Benefits of Kombucha Tea & How to Make it At Home

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There are many benefits attributed to Kombucha – an age-old fermented tea drink that has been around (in various forms) for centuries in many different cultures.

What is Kombucha?

Kombucha is a traditional fermented drink made of black tea and sugar. It contains a variety of vitamins, minerals and enzymes and has been prized by traditional cultures for its health-promoting properties.

More specifically, Kombucha is a sweetened tea that is fermented with a SCOBY (a symbiotic colony of bacteria and yeast) to become a nutrient-rich beverage. The fermentation process takes 7-12 days depending on temperature and the strength of the SCOBY. The SCOBY consumes over 90% of the sugar during fermentation, resulting in a low-sugar finished product. This process is similar to what would happen in sourdough bread or milk/water kefir.

Once a very obscure drink, Kombucha is now a popular beverage that is available at most health food stores and many local grocery stores. Many people also brew at home using various methods including the batch method and continuous brew.

The SCOBY: a Colony of Microbes

The SCOBY, or Symbiotic Colony of Bacteria and Yeast, is the collection of microbes responsible for turning sweet tea into a probiotic beverage. Essentially, it is a living colony of beneficial organisms that turn sugar into healthful acids and probiotics.

SCOBYs are often called “Mushrooms” and are the reason Kombucha is sometimes called “Mushroom Tea.” On a practical level, a SCOBY is an unattractive rubbery disc that covers the surface of the brewing liquid to seal it off from the air. This allows fermentation to happen in an anaerobic (air free) environment.

You may also hear a SCOBY called “The Mother” as it is the parent culture that creates the tea. During the brewing process, the SCOBY also often creates a “baby” or secondary culture on top of itself, which can then be used to brew other batches.

If properly taken care of, a SCOBY can last for many years. In fact, I know a couple of families that have generations-old strains of SCOBYs that have made many babies over the years.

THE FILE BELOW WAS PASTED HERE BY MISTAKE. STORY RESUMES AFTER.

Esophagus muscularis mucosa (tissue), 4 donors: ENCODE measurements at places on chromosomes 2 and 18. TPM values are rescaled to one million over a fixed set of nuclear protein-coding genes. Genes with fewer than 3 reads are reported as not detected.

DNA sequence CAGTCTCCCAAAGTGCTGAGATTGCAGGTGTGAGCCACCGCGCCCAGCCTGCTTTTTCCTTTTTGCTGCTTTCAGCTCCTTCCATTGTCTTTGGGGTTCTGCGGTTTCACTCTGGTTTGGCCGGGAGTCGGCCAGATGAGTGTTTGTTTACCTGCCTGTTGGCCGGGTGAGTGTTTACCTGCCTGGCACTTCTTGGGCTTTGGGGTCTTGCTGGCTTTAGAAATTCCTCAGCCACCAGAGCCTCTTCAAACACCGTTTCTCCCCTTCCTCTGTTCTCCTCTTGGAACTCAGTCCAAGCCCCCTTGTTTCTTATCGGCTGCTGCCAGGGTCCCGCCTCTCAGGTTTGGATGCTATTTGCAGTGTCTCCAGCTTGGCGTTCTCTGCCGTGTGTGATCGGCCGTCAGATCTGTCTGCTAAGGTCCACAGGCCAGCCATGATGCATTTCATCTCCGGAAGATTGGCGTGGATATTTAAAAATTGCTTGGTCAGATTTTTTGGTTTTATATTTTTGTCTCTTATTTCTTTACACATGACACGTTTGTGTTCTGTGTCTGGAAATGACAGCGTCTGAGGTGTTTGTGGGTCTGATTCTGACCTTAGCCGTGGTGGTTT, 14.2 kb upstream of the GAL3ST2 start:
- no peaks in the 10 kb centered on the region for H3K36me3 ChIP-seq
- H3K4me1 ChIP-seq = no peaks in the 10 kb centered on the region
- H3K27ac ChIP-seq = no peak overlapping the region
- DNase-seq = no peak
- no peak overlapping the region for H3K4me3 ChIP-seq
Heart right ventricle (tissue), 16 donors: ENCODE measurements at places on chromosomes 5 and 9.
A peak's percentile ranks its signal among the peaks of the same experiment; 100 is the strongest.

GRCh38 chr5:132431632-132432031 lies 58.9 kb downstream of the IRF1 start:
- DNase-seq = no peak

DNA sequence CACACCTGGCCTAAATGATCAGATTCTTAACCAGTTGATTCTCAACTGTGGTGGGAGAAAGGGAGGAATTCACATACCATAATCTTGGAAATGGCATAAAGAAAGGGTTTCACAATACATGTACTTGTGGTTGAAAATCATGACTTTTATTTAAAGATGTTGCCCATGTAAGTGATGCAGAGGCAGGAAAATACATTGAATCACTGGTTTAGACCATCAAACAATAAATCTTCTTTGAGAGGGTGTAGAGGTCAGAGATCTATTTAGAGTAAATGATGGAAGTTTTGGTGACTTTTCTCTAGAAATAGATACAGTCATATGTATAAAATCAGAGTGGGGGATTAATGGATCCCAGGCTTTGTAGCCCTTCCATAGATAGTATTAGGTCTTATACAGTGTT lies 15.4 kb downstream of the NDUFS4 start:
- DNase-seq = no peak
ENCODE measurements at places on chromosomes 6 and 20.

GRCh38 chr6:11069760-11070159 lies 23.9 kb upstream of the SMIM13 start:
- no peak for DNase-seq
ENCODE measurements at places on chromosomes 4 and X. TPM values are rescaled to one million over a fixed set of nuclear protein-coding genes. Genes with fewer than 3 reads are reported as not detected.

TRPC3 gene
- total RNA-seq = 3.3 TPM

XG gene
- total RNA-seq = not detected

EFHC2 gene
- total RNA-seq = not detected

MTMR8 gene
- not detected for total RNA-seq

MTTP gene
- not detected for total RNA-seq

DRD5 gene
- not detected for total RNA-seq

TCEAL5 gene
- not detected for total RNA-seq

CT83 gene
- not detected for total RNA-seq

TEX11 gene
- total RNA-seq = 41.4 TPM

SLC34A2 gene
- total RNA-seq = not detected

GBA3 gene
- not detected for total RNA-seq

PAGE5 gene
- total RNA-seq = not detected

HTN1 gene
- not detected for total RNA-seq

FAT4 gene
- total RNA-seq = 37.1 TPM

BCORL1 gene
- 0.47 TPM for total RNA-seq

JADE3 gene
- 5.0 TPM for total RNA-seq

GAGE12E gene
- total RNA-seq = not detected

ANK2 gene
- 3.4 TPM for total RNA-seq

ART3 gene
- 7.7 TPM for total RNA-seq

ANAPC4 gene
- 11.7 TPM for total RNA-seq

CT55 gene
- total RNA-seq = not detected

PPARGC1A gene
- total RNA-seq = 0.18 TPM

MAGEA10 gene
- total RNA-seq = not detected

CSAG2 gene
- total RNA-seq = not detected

What is a SCOBY- symbiotic colony of bacteria and yeast

Kombucha Nutrition

As mentioned, this tangy fermented beverage contains beneficial probiotics and acids. It is lower-calorie than other carbonated beverages like soft drinks, with only about 30 calories per cup (8 ounces). Kombucha is fat-free and does not contain any protein.

One cup does contain about seven grams of carbohydrates and about 20% of the daily value of B-Vitamins, according to the label of the popular GT brand. Eight ounces also provides:

  • Bacillus coagulans GBI-30 6086: 1 billion organisms
  • S. Boulardii: 1 billion organisms
  • EGCG 100mg
  • Glucuronic Acid 10mg
  • L(+) Lactic Acid 25mg
  • Acetic Acid 30 mg
Kombucha Nutrition Facts

What Does it Taste Like?

This fermented tea has a slightly sweet and slightly tangy flavor, reminiscent of a shrub or vinegar based drink. The flavor varies widely by brand and homebrew method. Finished kombucha tea can also be flavored in a process called secondary fermentation by adding juices, fruit or herbs.

Kombucha Benefits and Probiotics

This ancient health tonic is attributed with several health benefits. The nutrients it contains are wonderful at supporting the body in various ways. It is important to note that while there is an abundance of anecdotal evidence from avid supporters, studies about kombucha are lacking. But then again, so are studies about flossing, but everyone seems to be pro-flossing.

To be clear- it isn’t some magic pill or silver bullet, but it may help the body function well by supporting:

  • Liver detoxification
  • Increased energy
  • Better digestion
  • Helps nutrient assimilation

These benefits could be partially due to the concentration of beneficial enzymes and acids present in kombucha, including  Gluconacetobacter, Lactobacillus and Zygosaccharomyces.

1. Improving Digestion

The research is still out on the specific way Kombucha affects digestion, but we do know that it contains probiotics, enzymes and beneficial acids and these have been researched for their health benefits.

Harvard Medical School explains that a healthy gut will have 100 trillion + microorganisms from 500 different identified species. In this sense, we truly are more bacterial than human. There has been a lot of emerging research on the dangers of an overly sanitary environment and how overuse of antibiotics and antibacterial soaps and products is literally changing the structure of our gut.